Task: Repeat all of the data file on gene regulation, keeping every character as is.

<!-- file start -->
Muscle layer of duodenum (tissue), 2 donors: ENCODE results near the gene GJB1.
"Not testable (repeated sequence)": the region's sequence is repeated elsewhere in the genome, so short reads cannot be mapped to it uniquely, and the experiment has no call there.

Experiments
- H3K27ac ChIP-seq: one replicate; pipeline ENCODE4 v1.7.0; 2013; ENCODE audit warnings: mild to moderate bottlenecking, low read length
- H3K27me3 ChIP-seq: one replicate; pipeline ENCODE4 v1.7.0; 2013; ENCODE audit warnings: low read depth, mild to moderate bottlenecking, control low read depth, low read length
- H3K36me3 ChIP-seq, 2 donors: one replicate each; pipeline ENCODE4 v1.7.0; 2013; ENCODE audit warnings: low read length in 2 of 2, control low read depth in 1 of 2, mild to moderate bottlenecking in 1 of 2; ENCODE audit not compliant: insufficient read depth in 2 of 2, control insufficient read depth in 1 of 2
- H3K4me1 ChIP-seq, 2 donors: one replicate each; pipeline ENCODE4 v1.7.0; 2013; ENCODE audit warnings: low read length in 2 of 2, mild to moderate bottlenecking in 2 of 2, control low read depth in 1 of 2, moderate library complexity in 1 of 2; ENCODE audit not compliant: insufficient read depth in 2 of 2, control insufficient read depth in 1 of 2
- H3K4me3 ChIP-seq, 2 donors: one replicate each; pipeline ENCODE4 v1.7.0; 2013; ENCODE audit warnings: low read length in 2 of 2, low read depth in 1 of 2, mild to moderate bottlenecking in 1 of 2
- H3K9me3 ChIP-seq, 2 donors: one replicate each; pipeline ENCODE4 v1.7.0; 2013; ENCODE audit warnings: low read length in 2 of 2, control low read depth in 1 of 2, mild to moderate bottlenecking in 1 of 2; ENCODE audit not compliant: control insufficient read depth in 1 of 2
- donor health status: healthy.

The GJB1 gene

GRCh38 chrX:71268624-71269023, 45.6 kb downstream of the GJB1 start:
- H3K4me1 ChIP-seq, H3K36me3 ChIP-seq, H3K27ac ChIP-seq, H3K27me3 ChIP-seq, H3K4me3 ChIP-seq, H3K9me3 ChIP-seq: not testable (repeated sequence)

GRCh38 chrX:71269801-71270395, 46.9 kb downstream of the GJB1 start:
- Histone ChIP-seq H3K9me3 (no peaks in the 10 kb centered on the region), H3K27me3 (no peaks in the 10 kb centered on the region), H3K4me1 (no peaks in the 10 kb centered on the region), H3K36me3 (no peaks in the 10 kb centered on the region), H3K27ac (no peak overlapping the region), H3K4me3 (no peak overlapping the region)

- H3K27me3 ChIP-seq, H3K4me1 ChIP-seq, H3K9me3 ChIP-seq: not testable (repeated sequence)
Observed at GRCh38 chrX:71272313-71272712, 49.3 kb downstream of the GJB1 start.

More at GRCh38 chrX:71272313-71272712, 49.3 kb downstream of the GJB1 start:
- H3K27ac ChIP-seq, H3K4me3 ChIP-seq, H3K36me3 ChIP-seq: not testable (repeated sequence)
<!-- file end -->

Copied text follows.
Muscle layer of duodenum (tissue), 2 donors: ENCODE results near the gene GJB1.
"Not testable (repeated sequence)": the region's sequence is repeated elsewhere in the genome, so short reads cannot be mapped to it uniquely, and the experiment has no call there.

Experiments
- H3K27ac ChIP-seq: one replicate; pipeline ENCODE4 v1.7.0; 2013; ENCODE audit warnings: mild to moderate bottlenecking, low read length
- H3K27me3 ChIP-seq: one replicate; pipeline ENCODE4 v1.7.0; 2013; ENCODE audit warnings: low read depth, mild to moderate bottlenecking, control low read depth, low read length
- H3K36me3 ChIP-seq, 2 donors: one replicate each; pipeline ENCODE4 v1.7.0; 2013; ENCODE audit warnings: low read length in 2 of 2, control low read depth in 1 of 2, mild to moderate bottlenecking in 1 of 2; ENCODE audit not compliant: insufficient read depth in 2 of 2, control insufficient read depth in 1 of 2
- H3K4me1 ChIP-seq, 2 donors: one replicate each; pipeline ENCODE4 v1.7.0; 2013; ENCODE audit warnings: low read length in 2 of 2, mild to moderate bottlenecking in 2 of 2, control low read depth in 1 of 2, moderate library complexity in 1 of 2; ENCODE audit not compliant: insufficient read depth in 2 of 2, control insufficient read depth in 1 of 2
- H3K4me3 ChIP-seq, 2 donors: one replicate each; pipeline ENCODE4 v1.7.0; 2013; ENCODE audit warnings: low read length in 2 of 2, low read depth in 1 of 2, mild to moderate bottlenecking in 1 of 2
- H3K9me3 ChIP-seq, 2 donors: one replicate each; pipeline ENCODE4 v1.7.0; 2013; ENCODE audit warnings: low read length in 2 of 2, control low read depth in 1 of 2, mild to moderate bottlenecking in 1 of 2; ENCODE audit not compliant: control insufficient read depth in 1 of 2
- donor health status: healthy.

The GJB1 gene

GRCh38 chrX:71268624-71269023, 45.6 kb downstream of the GJB1 start:
- H3K4me1 ChIP-seq, H3K36me3 ChIP-seq, H3K27ac ChIP-seq, H3K27me3 ChIP-seq, H3K4me3 ChIP-seq, H3K9me3 ChIP-seq: not testable (repeated sequence)

GRCh38 chrX:71269801-71270395, 46.9 kb downstream of the GJB1 start:
- Histone ChIP-seq H3K9me3 (no peaks in the 10 kb centered on the region), H3K27me3 (no peaks in the 10 kb centered on the region), H3K4me1 (no peaks in the 10 kb centered on the region), H3K36me3 (no peaks in the 10 kb centered on the region), H3K27ac (no peak overlapping the region), H3K4me3 (no peak overlapping the region)

- H3K27me3 ChIP-seq, H3K4me1 ChIP-seq, H3K9me3 ChIP-seq: not testable (repeated sequence)
Observed at GRCh38 chrX:71272313-71272712, 49.3 kb downstream of the GJB1 start.

More at GRCh38 chrX:71272313-71272712, 49.3 kb downstream of the GJB1 start:
- H3K27ac ChIP-seq, H3K4me3 ChIP-seq, H3K36me3 ChIP-seq: not testable (repeated sequence)